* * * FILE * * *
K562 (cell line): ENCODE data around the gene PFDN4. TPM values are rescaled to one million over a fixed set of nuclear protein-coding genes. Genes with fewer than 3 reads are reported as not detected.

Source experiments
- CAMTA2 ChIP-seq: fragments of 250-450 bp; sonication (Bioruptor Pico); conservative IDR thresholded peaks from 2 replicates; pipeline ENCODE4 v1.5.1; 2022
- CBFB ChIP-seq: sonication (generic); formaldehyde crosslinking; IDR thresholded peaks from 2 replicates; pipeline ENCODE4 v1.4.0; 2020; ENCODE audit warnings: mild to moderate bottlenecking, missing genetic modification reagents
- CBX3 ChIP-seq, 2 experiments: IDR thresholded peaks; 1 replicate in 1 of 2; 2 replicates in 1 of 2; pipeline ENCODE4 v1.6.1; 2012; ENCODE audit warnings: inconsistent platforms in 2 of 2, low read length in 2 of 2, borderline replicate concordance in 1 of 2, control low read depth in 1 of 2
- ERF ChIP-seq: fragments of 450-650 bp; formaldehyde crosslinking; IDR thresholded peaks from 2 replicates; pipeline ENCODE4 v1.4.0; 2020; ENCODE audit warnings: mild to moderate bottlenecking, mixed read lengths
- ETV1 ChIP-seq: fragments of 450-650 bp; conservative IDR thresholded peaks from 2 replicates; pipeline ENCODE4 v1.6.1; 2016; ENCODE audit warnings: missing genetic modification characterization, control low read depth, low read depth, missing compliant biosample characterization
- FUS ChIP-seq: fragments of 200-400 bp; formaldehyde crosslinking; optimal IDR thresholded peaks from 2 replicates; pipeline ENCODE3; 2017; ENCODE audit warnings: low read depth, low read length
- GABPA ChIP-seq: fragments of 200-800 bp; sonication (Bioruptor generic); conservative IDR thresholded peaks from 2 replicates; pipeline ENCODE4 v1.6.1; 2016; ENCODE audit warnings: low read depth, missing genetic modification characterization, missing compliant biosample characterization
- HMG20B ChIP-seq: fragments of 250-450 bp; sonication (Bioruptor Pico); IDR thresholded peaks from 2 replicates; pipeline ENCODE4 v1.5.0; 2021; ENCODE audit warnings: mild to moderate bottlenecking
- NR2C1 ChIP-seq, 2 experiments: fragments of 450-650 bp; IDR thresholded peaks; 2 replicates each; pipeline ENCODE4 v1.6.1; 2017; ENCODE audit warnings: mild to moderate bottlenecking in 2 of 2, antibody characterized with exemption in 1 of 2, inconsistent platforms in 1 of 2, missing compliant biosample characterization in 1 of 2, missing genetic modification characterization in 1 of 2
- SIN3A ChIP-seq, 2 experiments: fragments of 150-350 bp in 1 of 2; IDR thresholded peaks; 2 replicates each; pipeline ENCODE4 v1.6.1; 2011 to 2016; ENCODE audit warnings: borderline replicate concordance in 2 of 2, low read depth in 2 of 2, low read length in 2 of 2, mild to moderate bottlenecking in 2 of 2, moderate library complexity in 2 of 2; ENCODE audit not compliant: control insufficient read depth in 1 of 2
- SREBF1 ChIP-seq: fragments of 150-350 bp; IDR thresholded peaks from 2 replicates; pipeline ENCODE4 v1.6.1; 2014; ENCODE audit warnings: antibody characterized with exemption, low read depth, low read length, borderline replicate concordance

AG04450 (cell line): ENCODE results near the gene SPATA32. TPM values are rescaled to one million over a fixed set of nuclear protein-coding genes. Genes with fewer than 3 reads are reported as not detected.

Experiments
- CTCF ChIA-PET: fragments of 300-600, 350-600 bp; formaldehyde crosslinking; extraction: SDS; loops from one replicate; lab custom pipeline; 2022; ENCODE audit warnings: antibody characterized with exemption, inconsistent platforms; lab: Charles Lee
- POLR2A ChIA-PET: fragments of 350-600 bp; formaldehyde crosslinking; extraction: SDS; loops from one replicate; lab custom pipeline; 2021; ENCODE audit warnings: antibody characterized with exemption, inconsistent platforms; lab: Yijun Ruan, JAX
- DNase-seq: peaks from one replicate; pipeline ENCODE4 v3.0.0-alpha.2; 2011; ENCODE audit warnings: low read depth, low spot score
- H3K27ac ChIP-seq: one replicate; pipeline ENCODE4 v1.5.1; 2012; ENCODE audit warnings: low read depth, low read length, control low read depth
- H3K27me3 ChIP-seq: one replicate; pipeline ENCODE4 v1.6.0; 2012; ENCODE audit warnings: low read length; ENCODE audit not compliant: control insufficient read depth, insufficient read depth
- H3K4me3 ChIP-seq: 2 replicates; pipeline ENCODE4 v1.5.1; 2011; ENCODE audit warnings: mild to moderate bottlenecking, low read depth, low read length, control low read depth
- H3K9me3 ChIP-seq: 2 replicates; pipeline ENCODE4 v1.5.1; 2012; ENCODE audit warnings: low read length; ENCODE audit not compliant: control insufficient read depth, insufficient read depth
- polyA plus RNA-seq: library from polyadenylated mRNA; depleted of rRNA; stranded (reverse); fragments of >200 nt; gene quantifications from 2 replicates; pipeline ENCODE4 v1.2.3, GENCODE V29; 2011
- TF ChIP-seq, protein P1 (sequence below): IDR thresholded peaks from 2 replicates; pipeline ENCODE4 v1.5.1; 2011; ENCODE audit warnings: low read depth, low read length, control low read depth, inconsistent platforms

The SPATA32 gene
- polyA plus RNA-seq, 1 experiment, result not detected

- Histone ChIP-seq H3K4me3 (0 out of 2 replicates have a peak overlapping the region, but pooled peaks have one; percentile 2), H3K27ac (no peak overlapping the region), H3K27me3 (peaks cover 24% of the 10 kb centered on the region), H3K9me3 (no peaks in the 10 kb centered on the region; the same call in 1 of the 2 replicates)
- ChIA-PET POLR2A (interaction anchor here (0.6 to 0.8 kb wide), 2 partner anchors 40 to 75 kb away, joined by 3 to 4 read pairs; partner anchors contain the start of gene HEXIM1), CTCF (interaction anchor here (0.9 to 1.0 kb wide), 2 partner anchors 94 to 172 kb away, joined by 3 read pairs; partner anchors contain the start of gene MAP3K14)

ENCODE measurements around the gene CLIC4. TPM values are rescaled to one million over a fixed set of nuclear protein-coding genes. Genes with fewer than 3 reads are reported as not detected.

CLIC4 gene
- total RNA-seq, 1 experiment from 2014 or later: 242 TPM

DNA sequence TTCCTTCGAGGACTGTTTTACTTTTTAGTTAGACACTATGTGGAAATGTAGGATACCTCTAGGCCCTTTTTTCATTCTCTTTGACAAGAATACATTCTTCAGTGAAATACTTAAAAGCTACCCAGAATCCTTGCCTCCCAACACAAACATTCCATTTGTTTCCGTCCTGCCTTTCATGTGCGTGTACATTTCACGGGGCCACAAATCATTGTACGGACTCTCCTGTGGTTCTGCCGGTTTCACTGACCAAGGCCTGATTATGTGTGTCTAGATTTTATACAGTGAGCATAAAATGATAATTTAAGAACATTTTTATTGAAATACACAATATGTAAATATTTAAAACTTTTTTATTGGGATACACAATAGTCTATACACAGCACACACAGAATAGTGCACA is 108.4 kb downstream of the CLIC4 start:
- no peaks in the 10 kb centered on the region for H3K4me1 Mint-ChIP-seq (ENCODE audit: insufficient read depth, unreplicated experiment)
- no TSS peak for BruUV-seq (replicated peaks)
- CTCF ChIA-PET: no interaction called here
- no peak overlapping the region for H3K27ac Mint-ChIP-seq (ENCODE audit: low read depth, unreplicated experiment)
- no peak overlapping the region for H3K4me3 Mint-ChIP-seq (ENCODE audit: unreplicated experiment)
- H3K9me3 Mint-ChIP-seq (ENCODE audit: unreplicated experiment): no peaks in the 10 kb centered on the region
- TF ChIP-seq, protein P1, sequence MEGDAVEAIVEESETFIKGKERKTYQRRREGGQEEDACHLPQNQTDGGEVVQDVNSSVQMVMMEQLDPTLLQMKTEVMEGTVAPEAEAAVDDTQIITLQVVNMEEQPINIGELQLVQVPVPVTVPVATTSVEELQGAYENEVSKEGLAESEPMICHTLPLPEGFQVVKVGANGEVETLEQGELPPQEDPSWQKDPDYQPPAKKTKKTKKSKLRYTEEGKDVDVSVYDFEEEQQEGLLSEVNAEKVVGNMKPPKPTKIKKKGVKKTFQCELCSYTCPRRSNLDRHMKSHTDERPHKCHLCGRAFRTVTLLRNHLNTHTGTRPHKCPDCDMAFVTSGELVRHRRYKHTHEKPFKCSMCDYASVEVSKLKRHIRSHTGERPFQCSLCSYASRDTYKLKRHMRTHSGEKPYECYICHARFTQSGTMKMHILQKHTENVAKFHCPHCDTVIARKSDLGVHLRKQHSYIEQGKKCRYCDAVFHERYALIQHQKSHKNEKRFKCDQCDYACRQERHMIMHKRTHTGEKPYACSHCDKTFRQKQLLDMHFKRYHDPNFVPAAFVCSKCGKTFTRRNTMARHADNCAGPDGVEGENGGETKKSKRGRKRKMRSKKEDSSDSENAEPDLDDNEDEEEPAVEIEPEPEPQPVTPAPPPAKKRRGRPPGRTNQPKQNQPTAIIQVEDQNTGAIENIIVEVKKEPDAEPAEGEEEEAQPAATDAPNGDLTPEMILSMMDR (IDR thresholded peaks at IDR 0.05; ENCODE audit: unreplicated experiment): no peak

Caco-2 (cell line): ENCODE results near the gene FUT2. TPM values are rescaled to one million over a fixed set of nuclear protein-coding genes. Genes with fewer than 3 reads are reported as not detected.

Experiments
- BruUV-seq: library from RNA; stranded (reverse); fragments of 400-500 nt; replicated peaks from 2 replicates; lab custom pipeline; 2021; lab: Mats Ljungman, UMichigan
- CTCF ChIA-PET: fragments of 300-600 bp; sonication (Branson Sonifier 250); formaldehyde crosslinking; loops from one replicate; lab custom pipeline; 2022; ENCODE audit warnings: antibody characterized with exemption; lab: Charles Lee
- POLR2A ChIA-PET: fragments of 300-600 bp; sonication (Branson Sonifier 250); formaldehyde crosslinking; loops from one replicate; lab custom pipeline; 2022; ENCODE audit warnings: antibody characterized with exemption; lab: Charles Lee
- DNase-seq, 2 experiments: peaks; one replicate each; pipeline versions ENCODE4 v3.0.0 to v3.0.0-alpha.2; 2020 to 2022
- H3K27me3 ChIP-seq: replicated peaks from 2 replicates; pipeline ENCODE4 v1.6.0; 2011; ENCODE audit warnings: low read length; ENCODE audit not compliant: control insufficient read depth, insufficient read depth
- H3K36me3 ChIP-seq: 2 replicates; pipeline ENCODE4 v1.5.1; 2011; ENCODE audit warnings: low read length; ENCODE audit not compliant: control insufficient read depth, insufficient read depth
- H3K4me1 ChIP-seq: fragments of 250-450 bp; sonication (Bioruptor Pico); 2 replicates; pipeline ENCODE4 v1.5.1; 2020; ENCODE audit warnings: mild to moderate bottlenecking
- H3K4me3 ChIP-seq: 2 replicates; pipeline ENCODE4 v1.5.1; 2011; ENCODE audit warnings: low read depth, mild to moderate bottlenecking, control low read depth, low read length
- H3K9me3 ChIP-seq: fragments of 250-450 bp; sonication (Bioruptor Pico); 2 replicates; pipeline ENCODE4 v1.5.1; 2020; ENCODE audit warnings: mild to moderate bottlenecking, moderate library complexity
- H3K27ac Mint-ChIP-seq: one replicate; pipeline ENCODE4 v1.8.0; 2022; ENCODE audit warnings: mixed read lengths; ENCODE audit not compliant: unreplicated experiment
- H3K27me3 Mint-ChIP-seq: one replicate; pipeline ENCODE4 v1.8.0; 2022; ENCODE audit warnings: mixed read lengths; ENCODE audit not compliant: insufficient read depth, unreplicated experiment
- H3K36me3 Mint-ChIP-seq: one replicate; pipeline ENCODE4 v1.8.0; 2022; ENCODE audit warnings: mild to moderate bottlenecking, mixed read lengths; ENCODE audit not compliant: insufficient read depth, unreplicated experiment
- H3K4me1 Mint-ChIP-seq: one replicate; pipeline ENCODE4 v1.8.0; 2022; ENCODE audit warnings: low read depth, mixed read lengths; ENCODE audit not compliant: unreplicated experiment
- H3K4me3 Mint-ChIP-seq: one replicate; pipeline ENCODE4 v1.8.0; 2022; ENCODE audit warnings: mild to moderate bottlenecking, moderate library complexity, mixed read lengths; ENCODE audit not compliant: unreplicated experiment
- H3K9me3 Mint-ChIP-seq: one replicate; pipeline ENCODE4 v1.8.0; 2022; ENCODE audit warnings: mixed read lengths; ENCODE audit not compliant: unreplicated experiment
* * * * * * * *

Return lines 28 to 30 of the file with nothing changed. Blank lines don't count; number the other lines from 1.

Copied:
- ChIA-PET POLR2A (interaction anchor here (0.6 to 0.8 kb wide), 2 partner anchors 40 to 75 kb away, joined by 3 to 4 read pairs; partner anchors contain the start of gene HEXIM1), CTCF (interaction anchor here (0.9 to 1.0 kb wide), 2 partner anchors 94 to 172 kb away, joined by 3 read pairs; partner anchors contain the start of gene MAP3K14)

ENCODE measurements around the gene CLIC4. TPM values are rescaled to one million over a fixed set of nuclear protein-coding genes. Genes with fewer than 3 reads are reported as not detected.

CLIC4 gene